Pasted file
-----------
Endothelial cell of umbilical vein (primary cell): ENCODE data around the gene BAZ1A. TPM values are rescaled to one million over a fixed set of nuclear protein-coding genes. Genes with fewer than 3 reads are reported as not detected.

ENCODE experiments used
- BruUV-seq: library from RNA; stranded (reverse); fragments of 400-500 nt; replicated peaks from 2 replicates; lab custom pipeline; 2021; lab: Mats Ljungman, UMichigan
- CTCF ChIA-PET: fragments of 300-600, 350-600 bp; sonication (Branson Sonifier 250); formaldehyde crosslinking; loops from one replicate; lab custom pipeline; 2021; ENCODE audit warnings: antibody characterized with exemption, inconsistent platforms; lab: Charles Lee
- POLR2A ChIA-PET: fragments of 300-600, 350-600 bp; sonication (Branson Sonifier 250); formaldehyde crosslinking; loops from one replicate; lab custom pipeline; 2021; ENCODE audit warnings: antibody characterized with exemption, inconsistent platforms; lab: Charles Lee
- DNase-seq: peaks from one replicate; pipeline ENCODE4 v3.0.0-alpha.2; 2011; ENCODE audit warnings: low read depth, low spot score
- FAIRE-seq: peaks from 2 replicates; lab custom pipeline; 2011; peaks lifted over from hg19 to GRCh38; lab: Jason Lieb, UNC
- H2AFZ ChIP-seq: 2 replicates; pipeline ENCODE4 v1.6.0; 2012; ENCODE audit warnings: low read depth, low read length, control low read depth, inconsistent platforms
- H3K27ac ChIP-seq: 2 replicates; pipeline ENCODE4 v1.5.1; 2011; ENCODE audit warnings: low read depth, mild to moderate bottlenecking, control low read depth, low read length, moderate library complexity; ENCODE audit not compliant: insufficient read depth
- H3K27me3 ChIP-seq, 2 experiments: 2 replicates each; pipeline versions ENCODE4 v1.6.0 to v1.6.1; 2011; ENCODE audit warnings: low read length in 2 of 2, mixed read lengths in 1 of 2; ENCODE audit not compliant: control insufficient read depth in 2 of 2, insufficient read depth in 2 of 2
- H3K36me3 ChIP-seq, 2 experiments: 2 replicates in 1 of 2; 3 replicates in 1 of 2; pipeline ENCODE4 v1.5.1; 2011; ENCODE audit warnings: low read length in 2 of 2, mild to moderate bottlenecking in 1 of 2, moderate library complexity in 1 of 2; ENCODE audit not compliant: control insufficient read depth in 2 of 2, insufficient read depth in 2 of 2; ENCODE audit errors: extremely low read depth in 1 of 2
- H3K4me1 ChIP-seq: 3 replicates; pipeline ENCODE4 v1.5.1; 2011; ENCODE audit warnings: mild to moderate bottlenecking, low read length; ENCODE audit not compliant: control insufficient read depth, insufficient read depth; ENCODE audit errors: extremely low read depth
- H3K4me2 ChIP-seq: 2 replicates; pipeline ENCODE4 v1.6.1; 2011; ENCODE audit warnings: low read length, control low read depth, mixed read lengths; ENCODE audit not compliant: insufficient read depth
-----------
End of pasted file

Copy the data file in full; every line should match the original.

Endothelial cell of umbilical vein (primary cell): ENCODE data around the gene BAZ1A. TPM values are rescaled to one million over a fixed set of nuclear protein-coding genes. Genes with fewer than 3 reads are reported as not detected.

ENCODE experiments used
- BruUV-seq: library from RNA; stranded (reverse); fragments of 400-500 nt; replicated peaks from 2 replicates; lab custom pipeline; 2021; lab: Mats Ljungman, UMichigan
- CTCF ChIA-PET: fragments of 300-600, 350-600 bp; sonication (Branson Sonifier 250); formaldehyde crosslinking; loops from one replicate; lab custom pipeline; 2021; ENCODE audit warnings: antibody characterized with exemption, inconsistent platforms; lab: Charles Lee
- POLR2A ChIA-PET: fragments of 300-600, 350-600 bp; sonication (Branson Sonifier 250); formaldehyde crosslinking; loops from one replicate; lab custom pipeline; 2021; ENCODE audit warnings: antibody characterized with exemption, inconsistent platforms; lab: Charles Lee
- DNase-seq: peaks from one replicate; pipeline ENCODE4 v3.0.0-alpha.2; 2011; ENCODE audit warnings: low read depth, low spot score
- FAIRE-seq: peaks from 2 replicates; lab custom pipeline; 2011; peaks lifted over from hg19 to GRCh38; lab: Jason Lieb, UNC
- H2AFZ ChIP-seq: 2 replicates; pipeline ENCODE4 v1.6.0; 2012; ENCODE audit warnings: low read depth, low read length, control low read depth, inconsistent platforms
- H3K27ac ChIP-seq: 2 replicates; pipeline ENCODE4 v1.5.1; 2011; ENCODE audit warnings: low read depth, mild to moderate bottlenecking, control low read depth, low read length, moderate library complexity; ENCODE audit not compliant: insufficient read depth
- H3K27me3 ChIP-seq, 2 experiments: 2 replicates each; pipeline versions ENCODE4 v1.6.0 to v1.6.1; 2011; ENCODE audit warnings: low read length in 2 of 2, mixed read lengths in 1 of 2; ENCODE audit not compliant: control insufficient read depth in 2 of 2, insufficient read depth in 2 of 2
- H3K36me3 ChIP-seq, 2 experiments: 2 replicates in 1 of 2; 3 replicates in 1 of 2; pipeline ENCODE4 v1.5.1; 2011; ENCODE audit warnings: low read length in 2 of 2, mild to moderate bottlenecking in 1 of 2, moderate library complexity in 1 of 2; ENCODE audit not compliant: control insufficient read depth in 2 of 2, insufficient read depth in 2 of 2; ENCODE audit errors: extremely low read depth in 1 of 2
- H3K4me1 ChIP-seq: 3 replicates; pipeline ENCODE4 v1.5.1; 2011; ENCODE audit warnings: mild to moderate bottlenecking, low read length; ENCODE audit not compliant: control insufficient read depth, insufficient read depth; ENCODE audit errors: extremely low read depth
- H3K4me2 ChIP-seq: 2 replicates; pipeline ENCODE4 v1.6.1; 2011; ENCODE audit warnings: low read length, control low read depth, mixed read lengths; ENCODE audit not compliant: insufficient read depth